Jill Van Gyn is a Badass

Jill Van Gyn is the CEO and founder of the popular peanut butter company, Fatso. Her mission is to provide highly nutritious peanut butter that competes with specialty nut butter at a more affordable price. High in good fats and fibre and low in unhealthy ingredients like sugar and palm oil, Fatso can be found in stores all across Canada. We caught up with Jill as she begins to expand into the United States to find out why she got into the food space, what challenges she faces as head of a growing company, her quick stint in reality TV, and what makes her a total badass. 

Portrait of Fatso founder Jill Van Gyn

How did you get started in the food space?

I never intended to be in the food space, and I never had the the ambition to be in business. I wanted to work for the UN. I did a master’s degree and graduated in 2015 at the top of my class with published work, but I was completely unemployable. I couldn’t get a job. I got really depressed and was pretty desperate because I was like 35, and I had spent all this time and money. I took a job trying to franchise a health food restaurant in Victoria, and there was this peanut butter being sold there and on a couple of shelves around town called Fatso. I wanted to buy into the company and help it because it was just limping along. It was such a good idea and something needed to be done about it. I was turned down by the owners, but then the local health authority seized their inventory because they were making it without a proper license in their home, to my understanding.

So I got a call from one of the retailers because I had been pretty bullish on it. Somebody was like, hey, if you want to snap this company up, you should probably do it now. I offered them, like, the price of a used car for it and probably would have overpaid if it hadn’t worked out–– but it did. I just started it from scratch again with zero experience. The thing that kept me going was if it doesn’t work, I didn’t know what I was going to be doing with my life. It was pretty scary. It was a business run on fear for months. It’s not like a classic founder story, but that’s how I get my start. The rest is history.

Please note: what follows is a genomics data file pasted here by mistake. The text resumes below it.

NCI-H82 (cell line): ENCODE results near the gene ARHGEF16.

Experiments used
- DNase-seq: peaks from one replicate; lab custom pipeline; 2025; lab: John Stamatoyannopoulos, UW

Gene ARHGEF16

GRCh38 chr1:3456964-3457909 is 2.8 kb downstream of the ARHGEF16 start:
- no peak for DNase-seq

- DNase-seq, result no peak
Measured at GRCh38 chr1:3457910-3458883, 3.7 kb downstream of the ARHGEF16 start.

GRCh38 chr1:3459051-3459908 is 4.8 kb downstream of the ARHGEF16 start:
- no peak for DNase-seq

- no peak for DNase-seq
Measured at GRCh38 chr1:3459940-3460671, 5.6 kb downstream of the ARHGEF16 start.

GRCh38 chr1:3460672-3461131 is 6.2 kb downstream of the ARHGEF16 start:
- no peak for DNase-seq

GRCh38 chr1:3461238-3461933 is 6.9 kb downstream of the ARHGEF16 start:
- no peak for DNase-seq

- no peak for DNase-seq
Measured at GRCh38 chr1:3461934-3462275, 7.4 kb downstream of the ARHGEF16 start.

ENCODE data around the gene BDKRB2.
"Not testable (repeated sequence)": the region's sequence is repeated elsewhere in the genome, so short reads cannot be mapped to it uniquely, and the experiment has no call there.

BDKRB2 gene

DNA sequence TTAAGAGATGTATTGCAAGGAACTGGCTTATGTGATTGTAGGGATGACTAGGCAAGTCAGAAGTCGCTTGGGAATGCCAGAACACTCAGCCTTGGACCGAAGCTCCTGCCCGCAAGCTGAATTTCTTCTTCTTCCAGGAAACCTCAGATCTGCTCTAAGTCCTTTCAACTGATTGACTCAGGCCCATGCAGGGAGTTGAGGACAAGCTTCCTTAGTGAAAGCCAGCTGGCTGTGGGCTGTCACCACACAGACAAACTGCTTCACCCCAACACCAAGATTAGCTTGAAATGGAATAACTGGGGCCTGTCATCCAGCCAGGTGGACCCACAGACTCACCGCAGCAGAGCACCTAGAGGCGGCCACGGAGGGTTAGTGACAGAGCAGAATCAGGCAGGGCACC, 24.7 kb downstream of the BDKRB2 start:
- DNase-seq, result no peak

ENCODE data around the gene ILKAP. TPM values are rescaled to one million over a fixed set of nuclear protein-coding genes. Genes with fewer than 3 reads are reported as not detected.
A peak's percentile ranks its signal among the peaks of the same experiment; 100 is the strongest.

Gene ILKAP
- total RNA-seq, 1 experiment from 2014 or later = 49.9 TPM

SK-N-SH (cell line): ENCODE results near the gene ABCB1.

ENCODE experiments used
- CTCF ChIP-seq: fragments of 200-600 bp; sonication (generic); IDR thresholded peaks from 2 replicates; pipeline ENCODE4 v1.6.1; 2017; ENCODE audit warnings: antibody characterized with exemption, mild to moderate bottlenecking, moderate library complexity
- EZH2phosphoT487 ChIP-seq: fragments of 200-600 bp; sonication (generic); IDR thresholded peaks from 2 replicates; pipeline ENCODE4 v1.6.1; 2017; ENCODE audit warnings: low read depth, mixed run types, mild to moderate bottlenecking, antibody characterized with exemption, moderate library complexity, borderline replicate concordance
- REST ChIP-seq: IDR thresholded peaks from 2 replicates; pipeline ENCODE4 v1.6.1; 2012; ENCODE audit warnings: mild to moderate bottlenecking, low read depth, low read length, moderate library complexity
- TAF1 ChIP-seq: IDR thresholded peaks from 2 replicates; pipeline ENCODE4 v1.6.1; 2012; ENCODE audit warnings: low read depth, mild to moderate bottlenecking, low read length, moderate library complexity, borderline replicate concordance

What do you love most about the food space?

Well, I think the food space is similar to the tech space, especially now. There’s so much innovation and creativity within the industry. I’ve always been really interested in food, and this brings in so many of the things, like the creative aspect and this innovative aspect and these other things around food security and sustainability and politics and all these things. I can express many of the things that I’ve always wanted to do with my life within this peanut butter and I think that’s what’s so attractive to me about it. 

What are some of the biggest hurdles you’ve experienced so far?

Growth is a bitch. 

You have to be really on top of timing and we are at a growth inflection point right now. Things get really tricky as a national Canadian company trying to expand to the United States. Managing growth, I think, is this very opaque part of the business where there’s a bunch of different roads you can take, and you’re never going to know which one is the right one. Growth was easy until year four. Year one was fun. It was just me getting listings, going in and doing demos. Now growth feels like there’s a burden behind it, and it’s challenging to coordinate the right timing, the right funding, and the right logistical decision-making. It’s one of the biggest challenges I’ve had in my business for sure.

What do you wish you knew before starting Fatso?